Under the Dome

NC House panel debates lottery regulations

Clerk Maxine Thomas runs a customer's lottery ticket through the machine as people play the N.C. Education Lottery at C Mini Mart on Poole Rd. in Raleigh on March 2, 2015.
Clerk Maxine Thomas runs a customer's lottery ticket through the machine as people play the N.C. Education Lottery at C Mini Mart on Poole Rd. in Raleigh on March 2, 2015. cseward@newsobserver.com

A state House committee is mulling new regulations that would change how the N.C. Education Lottery advertises and what games it can offer.

House Bill 109 is a stripped-down version of an earlier “Honest Lottery Act” sponsored by Rep. Paul Stam, an Apex Republican. Stam’s previous effort passed the House but stalled in the Senate. He said he hopes the new bill will “accomplish something this year to fix the lottery.”

“We said (to Senate leaders), ‘what are the parts that you did not object to, and we’ll put that in this bill,’” Stam said. “This was intended to sail through like a greased glove or whatever you call it.”

Stam wants the lottery to change the odds of winning it uses in advertising. His bill would require advertised odds to reflect the chances of winning the top prize – not the odds of winning any prize.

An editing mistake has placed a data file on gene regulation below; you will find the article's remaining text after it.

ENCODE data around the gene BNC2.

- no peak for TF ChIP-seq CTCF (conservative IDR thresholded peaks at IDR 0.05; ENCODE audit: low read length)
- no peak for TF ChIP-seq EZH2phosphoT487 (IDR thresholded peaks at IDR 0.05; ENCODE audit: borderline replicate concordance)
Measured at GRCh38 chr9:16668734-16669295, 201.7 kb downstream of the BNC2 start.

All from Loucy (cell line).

The bill also limits the lottery to offering “only draw-style games and instant scratch-off games” unless the legislature OKs another kind of game. Current law allows the lottery to use any games used in other states.

“Essentially you’re outsourcing your policy to the craziest state in the nation,” Stam said.

Other provisions include:

▪ Cartoon characters would be banned from appearing on lottery tickets.

▪ The word “gambling” would be inserted into the law. Stam says “gaming” is the wrong word because “gaming is like playing Monopoly or Wii, or whatever you call that thing.”

▪ State agencies using lottery revenue would be required to list how much money they received and what it’s used for.

The House Judiciary II committee won’t vote on the measure until its next meeting.

Rep. Jason Saine, a Lincolnton Republican, said he’s concerned about the bill’s effects.

“It is quite conceivable we would see a drop in lottery revenues” if it passes, he said.

A different House committee is mulling a proposal to make lottery winners anonymous, and that bill is scheduled for a vote later this week.

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